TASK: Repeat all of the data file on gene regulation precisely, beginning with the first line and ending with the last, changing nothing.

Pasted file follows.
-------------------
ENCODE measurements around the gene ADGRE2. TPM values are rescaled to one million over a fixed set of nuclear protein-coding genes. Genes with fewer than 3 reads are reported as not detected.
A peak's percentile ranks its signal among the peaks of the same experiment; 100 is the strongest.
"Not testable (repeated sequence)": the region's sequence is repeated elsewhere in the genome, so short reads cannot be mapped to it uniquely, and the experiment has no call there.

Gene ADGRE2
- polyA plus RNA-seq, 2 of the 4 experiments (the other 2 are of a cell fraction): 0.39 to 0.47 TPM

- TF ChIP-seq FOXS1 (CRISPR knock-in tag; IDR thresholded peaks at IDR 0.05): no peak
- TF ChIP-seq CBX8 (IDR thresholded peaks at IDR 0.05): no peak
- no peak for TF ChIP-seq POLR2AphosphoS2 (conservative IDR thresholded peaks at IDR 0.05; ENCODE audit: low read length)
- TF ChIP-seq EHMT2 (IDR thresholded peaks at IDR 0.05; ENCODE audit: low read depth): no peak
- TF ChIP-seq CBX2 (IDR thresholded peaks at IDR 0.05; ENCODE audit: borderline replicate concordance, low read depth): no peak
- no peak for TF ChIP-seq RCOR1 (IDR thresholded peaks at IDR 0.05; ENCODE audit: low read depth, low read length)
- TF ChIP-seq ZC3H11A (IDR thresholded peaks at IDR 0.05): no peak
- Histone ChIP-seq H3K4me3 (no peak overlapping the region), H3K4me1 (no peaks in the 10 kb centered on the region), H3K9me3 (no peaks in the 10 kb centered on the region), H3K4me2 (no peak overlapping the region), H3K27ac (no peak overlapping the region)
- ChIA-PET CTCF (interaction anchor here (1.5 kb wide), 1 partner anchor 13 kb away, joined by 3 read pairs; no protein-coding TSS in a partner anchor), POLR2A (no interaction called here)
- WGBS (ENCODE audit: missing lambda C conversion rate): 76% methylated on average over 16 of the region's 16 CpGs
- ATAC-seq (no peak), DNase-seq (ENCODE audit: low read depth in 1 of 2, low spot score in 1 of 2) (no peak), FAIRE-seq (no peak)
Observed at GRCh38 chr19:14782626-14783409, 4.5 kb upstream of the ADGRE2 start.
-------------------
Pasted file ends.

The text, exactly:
ENCODE measurements around the gene ADGRE2. TPM values are rescaled to one million over a fixed set of nuclear protein-coding genes. Genes with fewer than 3 reads are reported as not detected.
A peak's percentile ranks its signal among the peaks of the same experiment; 100 is the strongest.
"Not testable (repeated sequence)": the region's sequence is repeated elsewhere in the genome, so short reads cannot be mapped to it uniquely, and the experiment has no call there.

Gene ADGRE2
- polyA plus RNA-seq, 2 of the 4 experiments (the other 2 are of a cell fraction): 0.39 to 0.47 TPM

- TF ChIP-seq FOXS1 (CRISPR knock-in tag; IDR thresholded peaks at IDR 0.05): no peak
- TF ChIP-seq CBX8 (IDR thresholded peaks at IDR 0.05): no peak
- no peak for TF ChIP-seq POLR2AphosphoS2 (conservative IDR thresholded peaks at IDR 0.05; ENCODE audit: low read length)
- TF ChIP-seq EHMT2 (IDR thresholded peaks at IDR 0.05; ENCODE audit: low read depth): no peak
- TF ChIP-seq CBX2 (IDR thresholded peaks at IDR 0.05; ENCODE audit: borderline replicate concordance, low read depth): no peak
- no peak for TF ChIP-seq RCOR1 (IDR thresholded peaks at IDR 0.05; ENCODE audit: low read depth, low read length)
- TF ChIP-seq ZC3H11A (IDR thresholded peaks at IDR 0.05): no peak
- Histone ChIP-seq H3K4me3 (no peak overlapping the region), H3K4me1 (no peaks in the 10 kb centered on the region), H3K9me3 (no peaks in the 10 kb centered on the region), H3K4me2 (no peak overlapping the region), H3K27ac (no peak overlapping the region)
- ChIA-PET CTCF (interaction anchor here (1.5 kb wide), 1 partner anchor 13 kb away, joined by 3 read pairs; no protein-coding TSS in a partner anchor), POLR2A (no interaction called here)
- WGBS (ENCODE audit: missing lambda C conversion rate): 76% methylated on average over 16 of the region's 16 CpGs
- ATAC-seq (no peak), DNase-seq (ENCODE audit: low read depth in 1 of 2, low spot score in 1 of 2) (no peak), FAIRE-seq (no peak)
Observed at GRCh38 chr19:14782626-14783409, 4.5 kb upstream of the ADGRE2 start.